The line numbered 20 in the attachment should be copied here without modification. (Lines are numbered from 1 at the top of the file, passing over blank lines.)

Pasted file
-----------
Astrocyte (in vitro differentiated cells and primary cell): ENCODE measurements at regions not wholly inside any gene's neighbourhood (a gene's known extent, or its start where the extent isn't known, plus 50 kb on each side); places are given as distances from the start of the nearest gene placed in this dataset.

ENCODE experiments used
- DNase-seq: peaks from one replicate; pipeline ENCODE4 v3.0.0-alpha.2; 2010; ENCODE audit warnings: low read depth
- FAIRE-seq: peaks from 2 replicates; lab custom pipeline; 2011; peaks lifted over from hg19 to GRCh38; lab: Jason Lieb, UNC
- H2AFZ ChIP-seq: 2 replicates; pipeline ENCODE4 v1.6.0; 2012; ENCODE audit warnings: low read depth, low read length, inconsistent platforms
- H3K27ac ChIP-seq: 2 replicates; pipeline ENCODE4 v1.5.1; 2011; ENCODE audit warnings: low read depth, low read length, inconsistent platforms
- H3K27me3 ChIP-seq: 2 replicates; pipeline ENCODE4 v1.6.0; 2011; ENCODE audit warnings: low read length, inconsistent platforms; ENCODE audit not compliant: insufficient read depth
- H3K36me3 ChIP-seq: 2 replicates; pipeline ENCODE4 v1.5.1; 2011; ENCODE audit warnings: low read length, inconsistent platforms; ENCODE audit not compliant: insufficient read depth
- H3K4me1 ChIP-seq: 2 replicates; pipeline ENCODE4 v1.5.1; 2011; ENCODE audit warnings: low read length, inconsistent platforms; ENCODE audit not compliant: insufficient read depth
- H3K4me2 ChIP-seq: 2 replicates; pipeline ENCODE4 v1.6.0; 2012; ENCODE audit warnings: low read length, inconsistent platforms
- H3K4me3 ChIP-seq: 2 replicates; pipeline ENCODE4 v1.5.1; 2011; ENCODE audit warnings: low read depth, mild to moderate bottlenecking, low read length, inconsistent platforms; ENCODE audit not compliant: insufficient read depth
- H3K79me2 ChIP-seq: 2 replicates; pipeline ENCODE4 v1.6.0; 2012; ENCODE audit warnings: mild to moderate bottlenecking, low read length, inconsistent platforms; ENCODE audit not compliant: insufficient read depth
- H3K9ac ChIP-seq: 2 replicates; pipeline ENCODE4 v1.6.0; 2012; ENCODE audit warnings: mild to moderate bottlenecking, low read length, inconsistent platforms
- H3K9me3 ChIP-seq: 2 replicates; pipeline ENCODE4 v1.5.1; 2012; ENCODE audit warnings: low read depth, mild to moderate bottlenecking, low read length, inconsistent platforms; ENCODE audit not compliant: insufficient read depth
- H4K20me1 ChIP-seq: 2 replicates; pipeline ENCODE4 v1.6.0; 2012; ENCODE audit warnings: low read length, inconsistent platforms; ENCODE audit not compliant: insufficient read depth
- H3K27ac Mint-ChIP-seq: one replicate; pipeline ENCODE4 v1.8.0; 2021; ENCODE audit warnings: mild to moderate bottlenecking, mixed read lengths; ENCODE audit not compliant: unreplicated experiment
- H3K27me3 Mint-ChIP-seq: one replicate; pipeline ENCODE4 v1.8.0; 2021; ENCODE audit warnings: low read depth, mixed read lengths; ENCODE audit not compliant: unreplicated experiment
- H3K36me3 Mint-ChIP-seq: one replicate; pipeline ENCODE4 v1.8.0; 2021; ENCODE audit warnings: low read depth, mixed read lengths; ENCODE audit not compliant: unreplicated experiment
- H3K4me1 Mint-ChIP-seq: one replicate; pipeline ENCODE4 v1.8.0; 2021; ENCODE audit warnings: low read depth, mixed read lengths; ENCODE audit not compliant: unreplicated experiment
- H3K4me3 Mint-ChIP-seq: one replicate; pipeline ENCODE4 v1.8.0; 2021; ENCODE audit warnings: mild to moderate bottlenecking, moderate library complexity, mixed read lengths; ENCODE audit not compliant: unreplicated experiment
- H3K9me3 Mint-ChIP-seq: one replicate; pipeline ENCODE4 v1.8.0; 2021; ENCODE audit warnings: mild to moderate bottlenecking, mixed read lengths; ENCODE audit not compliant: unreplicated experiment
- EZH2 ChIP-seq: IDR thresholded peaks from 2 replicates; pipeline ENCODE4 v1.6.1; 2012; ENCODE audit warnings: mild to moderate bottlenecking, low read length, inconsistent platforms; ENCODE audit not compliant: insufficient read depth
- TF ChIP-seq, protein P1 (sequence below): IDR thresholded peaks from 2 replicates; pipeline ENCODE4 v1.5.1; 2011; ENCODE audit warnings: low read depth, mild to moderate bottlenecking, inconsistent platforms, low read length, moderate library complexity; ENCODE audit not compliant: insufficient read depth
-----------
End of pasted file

- H3K4me3 Mint-ChIP-seq: one replicate; pipeline ENCODE4 v1.8.0; 2021; ENCODE audit warnings: mild to moderate bottlenecking, moderate library complexity, mixed read lengths; ENCODE audit not compliant: unreplicated experiment